Teen aims high, increases SAT
Published 12:00 am Monday, August 1, 2016
LaGRANGE — 18-year-old Alexis Davis has high goals, and she doesn’t intend to settle for anything less.
The recent Troup High School graduate has already been accepted to Tuskegee University, where she plans to begin her studies in aerospace engineering. However, she wants to go to the United States Military Academy in West Point, New York.
“I’m going to West Point next year,” she said confidently. She’s already started the yearlong process of getting in, which includes congressional recommendations.
The teen, who works 20 to 35 hours per week at two jobs, earned several scholarships to help her along the way. But her initial SAT score fell just short of securing a full ride.
Through an education talent search program at her school, she was connected with the Greater Achievement Youth Empowerment Academy Inc. group’s new program coordinating SAT tutoring. She participated in the four weekly sessions each Saturday morning, which were led by LaGrange College students, most of whom have secured perfect or near-perfect SAT scores.
Through the sessions, she learned tips for how to better answer questions and help her focus. She admitted reading was her shortcoming and didn’t finish the section her first time taking the test, but through the tutoring learned how to better focus her concentration.
“I over-think everything,” she said of what held her back. “I learned that when I answer a question, I don’t need to choose the answer I’d say is correct, but need to choose the best answer.”
She also practiced outside of the tutoring. She made flash cards to quiz herself in addition to the Saturday morning study sessions.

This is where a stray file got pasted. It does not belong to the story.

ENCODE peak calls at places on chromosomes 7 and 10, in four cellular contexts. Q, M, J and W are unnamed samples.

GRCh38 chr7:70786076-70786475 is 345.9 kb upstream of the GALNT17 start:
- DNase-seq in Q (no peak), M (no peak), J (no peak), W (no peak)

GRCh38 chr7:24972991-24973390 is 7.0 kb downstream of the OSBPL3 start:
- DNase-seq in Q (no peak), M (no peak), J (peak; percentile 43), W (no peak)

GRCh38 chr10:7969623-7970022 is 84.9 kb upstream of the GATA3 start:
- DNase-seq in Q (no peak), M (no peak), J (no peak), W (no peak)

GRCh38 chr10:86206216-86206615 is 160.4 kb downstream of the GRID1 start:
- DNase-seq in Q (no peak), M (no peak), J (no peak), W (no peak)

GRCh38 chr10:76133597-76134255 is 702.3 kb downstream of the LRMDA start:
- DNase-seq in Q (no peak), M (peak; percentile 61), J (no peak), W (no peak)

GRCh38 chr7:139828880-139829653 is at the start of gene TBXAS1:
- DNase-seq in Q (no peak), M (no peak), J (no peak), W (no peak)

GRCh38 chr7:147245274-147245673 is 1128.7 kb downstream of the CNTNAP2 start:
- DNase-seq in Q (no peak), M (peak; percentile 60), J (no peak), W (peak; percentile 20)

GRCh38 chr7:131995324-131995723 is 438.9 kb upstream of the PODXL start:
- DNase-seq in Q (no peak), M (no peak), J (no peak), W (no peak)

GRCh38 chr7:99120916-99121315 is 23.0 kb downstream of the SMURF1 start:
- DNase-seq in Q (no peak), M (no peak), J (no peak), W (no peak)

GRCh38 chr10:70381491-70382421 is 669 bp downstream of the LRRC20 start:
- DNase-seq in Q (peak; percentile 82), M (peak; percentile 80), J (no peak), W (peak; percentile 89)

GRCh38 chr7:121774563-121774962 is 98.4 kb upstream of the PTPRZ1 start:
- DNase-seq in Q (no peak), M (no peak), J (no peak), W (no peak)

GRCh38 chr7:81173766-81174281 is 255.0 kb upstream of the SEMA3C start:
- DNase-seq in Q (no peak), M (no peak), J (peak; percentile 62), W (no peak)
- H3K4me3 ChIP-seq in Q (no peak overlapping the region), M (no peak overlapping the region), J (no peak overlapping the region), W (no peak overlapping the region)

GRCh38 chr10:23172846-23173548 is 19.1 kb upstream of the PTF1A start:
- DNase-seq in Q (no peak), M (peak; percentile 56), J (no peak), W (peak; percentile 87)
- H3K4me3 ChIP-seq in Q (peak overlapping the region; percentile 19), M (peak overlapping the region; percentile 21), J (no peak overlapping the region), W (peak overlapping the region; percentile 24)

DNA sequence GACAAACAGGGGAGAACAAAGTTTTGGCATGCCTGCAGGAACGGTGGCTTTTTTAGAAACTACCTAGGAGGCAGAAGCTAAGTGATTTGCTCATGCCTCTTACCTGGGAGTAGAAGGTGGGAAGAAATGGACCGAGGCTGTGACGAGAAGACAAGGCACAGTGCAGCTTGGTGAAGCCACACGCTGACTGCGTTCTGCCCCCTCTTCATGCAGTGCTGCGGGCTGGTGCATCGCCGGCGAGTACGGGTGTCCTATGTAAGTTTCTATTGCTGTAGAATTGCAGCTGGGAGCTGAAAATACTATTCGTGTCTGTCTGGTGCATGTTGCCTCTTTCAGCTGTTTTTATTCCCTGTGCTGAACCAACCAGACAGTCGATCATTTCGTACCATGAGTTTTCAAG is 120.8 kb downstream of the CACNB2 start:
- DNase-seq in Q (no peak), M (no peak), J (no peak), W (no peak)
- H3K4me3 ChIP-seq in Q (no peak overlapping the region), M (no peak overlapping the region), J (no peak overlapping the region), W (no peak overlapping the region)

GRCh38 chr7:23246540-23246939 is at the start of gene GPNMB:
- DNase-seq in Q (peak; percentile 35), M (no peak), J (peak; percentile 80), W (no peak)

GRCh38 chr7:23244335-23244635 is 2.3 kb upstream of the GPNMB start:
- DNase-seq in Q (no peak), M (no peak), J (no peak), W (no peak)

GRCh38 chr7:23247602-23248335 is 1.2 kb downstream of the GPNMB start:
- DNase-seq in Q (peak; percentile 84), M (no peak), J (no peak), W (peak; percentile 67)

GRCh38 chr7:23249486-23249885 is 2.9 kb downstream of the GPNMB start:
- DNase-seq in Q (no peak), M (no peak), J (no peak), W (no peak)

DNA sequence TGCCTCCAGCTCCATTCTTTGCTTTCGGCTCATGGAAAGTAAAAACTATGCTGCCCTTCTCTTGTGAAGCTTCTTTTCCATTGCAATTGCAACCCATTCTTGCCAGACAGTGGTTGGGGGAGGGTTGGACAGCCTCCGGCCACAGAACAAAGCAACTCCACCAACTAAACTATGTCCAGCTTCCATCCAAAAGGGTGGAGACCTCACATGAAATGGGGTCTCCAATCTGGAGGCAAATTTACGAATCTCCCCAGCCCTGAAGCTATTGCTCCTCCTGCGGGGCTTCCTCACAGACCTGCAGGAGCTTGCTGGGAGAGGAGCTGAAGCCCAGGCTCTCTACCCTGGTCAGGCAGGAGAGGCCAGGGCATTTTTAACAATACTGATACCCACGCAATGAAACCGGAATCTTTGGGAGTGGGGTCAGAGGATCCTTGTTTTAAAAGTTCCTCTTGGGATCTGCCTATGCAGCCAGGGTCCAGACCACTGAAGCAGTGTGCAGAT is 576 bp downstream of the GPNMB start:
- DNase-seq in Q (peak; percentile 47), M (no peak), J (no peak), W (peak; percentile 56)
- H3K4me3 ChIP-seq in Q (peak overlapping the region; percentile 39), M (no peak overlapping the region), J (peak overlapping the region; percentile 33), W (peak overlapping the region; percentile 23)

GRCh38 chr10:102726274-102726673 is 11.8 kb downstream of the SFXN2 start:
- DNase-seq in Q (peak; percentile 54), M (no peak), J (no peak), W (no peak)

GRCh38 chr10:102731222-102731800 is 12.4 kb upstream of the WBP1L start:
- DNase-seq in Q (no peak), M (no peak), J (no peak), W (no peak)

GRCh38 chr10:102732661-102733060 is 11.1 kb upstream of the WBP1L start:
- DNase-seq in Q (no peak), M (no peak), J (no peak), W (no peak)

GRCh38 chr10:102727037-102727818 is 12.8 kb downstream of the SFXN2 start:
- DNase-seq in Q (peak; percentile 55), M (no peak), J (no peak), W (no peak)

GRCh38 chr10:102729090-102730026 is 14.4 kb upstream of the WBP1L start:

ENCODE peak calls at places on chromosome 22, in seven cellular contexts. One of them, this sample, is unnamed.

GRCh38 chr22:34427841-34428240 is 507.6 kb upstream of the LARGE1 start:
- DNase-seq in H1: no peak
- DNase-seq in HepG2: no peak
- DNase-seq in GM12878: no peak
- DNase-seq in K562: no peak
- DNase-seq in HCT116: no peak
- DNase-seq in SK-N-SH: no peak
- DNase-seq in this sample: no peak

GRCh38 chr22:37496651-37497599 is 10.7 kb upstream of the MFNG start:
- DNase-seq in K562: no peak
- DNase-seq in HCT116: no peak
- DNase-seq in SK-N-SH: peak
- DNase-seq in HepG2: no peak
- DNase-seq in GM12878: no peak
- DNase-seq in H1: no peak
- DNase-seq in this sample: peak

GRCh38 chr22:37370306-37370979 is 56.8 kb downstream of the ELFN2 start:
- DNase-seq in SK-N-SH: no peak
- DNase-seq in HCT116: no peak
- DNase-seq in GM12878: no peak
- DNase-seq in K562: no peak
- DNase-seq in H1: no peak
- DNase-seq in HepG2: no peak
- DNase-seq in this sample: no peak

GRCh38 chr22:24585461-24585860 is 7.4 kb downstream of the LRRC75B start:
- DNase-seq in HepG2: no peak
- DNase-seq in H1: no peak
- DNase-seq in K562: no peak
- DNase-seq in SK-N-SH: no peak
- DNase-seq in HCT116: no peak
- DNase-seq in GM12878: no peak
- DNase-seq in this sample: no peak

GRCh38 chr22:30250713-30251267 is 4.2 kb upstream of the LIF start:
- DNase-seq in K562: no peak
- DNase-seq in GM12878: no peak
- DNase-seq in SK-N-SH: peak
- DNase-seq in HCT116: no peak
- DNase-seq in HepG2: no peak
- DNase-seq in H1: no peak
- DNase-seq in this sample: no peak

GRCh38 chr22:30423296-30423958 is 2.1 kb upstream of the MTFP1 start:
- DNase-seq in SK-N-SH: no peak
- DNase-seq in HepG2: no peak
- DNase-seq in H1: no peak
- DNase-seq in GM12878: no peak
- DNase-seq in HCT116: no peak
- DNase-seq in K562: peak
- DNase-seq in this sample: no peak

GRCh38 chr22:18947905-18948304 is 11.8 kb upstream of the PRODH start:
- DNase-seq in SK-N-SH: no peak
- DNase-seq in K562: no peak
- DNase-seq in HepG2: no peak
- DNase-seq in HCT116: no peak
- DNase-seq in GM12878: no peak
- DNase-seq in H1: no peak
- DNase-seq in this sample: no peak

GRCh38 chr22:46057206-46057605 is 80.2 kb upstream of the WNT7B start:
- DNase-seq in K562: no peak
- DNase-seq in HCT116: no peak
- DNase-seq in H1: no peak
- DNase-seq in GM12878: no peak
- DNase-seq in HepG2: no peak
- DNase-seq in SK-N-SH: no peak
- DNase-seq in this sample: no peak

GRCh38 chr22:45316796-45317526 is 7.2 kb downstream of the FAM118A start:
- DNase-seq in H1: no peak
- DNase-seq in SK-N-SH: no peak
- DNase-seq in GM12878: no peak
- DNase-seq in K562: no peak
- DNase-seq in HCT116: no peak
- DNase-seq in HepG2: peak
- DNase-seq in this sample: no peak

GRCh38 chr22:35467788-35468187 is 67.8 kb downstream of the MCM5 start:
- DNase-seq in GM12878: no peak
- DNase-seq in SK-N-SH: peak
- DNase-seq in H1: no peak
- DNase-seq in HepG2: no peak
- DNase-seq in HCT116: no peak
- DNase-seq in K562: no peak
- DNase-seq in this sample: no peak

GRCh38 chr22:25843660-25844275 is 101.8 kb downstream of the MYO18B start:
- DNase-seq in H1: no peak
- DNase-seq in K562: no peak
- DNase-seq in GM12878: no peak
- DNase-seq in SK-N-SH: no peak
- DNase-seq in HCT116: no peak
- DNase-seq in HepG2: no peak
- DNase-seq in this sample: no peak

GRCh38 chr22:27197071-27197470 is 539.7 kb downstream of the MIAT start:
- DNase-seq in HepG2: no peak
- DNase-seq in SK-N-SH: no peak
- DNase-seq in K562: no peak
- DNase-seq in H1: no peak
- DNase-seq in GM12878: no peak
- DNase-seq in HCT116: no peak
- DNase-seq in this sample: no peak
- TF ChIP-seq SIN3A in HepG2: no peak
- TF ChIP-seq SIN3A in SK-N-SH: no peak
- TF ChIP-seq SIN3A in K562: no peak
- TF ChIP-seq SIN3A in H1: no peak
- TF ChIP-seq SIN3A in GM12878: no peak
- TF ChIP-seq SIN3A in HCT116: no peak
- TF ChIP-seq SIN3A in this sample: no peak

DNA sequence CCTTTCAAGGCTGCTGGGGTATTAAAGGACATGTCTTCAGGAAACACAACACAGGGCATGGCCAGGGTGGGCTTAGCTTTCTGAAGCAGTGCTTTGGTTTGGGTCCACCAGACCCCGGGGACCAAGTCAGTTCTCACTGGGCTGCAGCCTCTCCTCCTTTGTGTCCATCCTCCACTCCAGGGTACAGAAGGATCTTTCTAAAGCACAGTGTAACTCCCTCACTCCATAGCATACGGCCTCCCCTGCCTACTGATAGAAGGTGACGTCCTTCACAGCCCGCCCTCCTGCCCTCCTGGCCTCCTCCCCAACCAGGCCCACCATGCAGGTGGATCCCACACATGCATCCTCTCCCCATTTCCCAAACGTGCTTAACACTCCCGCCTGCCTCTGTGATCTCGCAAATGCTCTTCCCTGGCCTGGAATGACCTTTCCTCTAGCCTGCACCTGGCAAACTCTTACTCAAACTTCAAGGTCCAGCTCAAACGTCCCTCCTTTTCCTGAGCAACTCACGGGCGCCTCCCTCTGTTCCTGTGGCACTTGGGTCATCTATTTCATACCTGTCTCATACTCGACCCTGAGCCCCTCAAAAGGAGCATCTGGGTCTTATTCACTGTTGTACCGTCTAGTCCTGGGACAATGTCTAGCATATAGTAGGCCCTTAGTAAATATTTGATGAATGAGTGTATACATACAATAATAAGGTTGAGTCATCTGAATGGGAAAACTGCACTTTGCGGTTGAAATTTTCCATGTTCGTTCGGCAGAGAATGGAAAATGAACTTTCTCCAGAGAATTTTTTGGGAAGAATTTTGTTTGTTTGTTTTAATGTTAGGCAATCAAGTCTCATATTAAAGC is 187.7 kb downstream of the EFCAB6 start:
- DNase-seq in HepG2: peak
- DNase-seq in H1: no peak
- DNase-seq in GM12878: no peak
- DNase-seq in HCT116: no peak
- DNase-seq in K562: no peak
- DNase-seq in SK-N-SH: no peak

After every Saturday session, she would head straight to her job at Publix.
“I try to work as much as I can,” she said. “… I’m trying to save money.”
She also works on an as-needed basis for Noll Corp., a cleanup company.
After the four-week SAT course, she retook the test and raised her score 90 points. With the higher score, she has a better chance of securing more scholarships in the next year.
“I think it’s a blessing that I was able to meet these people,” she said, referring to the Greater Achievement group. “They’ve been really nice and helped me out a lot.”
Williemae Callaway, CEO of the group, said part of the problem with lagging SAT scores is disinterest among youth wanting to seek a higher education degree. A lack of support and self-determination contribute to the apathy.
Callaway noted Davis has a good support system in place with her family, something a lot of disenfranchised youth lack. However, she noted Davis’ self-determination also makes the biggest difference in her performance. She hopes the teen will become a role model for others, especially African-American youth, to focus on higher achievement.
“It was a pleasure to have Alexis with us and her leadership,” Callaway said. “To have her with us is such a blessing. … When we have fall sessions, we hope to have her back to talk to the students.”
Anyone seeking more information on the program may call the Greater Achievement office at 706-884-1854.